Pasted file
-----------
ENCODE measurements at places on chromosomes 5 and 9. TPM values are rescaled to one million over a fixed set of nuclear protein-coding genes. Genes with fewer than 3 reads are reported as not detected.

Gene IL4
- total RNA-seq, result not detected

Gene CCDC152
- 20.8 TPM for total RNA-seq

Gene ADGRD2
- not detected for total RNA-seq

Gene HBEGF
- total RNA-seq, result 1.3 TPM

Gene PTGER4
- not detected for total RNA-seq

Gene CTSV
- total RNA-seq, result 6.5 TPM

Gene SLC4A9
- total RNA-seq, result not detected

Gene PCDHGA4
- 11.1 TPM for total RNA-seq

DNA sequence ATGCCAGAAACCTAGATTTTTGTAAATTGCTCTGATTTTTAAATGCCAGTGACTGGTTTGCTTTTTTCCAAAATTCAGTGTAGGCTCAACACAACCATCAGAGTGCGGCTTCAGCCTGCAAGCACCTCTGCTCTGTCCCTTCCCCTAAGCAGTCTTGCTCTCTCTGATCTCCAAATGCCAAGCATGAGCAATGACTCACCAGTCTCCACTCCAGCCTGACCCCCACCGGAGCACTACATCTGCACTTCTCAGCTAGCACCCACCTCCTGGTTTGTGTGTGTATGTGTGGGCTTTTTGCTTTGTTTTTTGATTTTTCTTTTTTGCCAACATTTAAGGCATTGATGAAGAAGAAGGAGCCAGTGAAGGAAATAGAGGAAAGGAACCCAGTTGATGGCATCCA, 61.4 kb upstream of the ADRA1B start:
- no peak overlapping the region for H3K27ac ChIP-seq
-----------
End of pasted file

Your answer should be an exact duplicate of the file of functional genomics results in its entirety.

ENCODE measurements at places on chromosomes 5 and 9. TPM values are rescaled to one million over a fixed set of nuclear protein-coding genes. Genes with fewer than 3 reads are reported as not detected.

Gene IL4
- total RNA-seq, result not detected

Gene CCDC152
- 20.8 TPM for total RNA-seq

Gene ADGRD2
- not detected for total RNA-seq

Gene HBEGF
- total RNA-seq, result 1.3 TPM

Gene PTGER4
- not detected for total RNA-seq

Gene CTSV
- total RNA-seq, result 6.5 TPM

Gene SLC4A9
- total RNA-seq, result not detected

Gene PCDHGA4
- 11.1 TPM for total RNA-seq

DNA sequence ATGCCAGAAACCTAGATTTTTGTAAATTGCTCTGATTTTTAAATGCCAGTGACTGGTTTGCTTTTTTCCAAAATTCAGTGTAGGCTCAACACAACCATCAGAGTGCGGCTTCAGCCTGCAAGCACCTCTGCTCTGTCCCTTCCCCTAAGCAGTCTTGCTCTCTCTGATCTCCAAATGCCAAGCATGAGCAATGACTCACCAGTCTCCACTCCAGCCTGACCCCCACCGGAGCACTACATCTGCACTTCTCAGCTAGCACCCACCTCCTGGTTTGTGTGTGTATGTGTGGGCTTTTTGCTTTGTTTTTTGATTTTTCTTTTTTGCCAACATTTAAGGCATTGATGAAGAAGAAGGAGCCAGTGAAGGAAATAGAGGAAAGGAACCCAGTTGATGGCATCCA, 61.4 kb upstream of the ADRA1B start:
- no peak overlapping the region for H3K27ac ChIP-seq